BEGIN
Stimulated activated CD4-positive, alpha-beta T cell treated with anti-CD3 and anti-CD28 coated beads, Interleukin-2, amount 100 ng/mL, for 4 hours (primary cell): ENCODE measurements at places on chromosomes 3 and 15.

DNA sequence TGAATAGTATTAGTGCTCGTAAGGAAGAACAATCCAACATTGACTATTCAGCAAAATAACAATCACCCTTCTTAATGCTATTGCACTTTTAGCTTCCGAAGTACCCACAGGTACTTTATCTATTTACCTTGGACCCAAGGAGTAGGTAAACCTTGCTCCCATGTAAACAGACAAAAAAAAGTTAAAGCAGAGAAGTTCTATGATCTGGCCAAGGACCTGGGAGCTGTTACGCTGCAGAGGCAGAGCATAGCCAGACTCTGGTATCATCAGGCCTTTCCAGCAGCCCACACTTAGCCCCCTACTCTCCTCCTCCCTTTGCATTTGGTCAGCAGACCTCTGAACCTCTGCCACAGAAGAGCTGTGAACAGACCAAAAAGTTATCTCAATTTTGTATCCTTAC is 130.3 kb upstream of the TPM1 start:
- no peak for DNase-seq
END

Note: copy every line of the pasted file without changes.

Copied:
Stimulated activated CD4-positive, alpha-beta T cell treated with anti-CD3 and anti-CD28 coated beads, Interleukin-2, amount 100 ng/mL, for 4 hours (primary cell): ENCODE measurements at places on chromosomes 3 and 15.

DNA sequence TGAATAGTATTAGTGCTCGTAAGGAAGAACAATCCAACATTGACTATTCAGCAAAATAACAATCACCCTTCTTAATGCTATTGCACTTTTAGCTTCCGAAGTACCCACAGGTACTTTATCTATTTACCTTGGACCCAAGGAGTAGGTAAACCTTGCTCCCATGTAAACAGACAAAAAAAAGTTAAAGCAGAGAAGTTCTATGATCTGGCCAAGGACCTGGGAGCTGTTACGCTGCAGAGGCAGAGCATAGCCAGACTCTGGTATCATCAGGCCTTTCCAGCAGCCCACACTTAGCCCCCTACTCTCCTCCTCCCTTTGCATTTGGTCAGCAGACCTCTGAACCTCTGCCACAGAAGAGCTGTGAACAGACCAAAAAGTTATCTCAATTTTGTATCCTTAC is 130.3 kb upstream of the TPM1 start:
- no peak for DNase-seq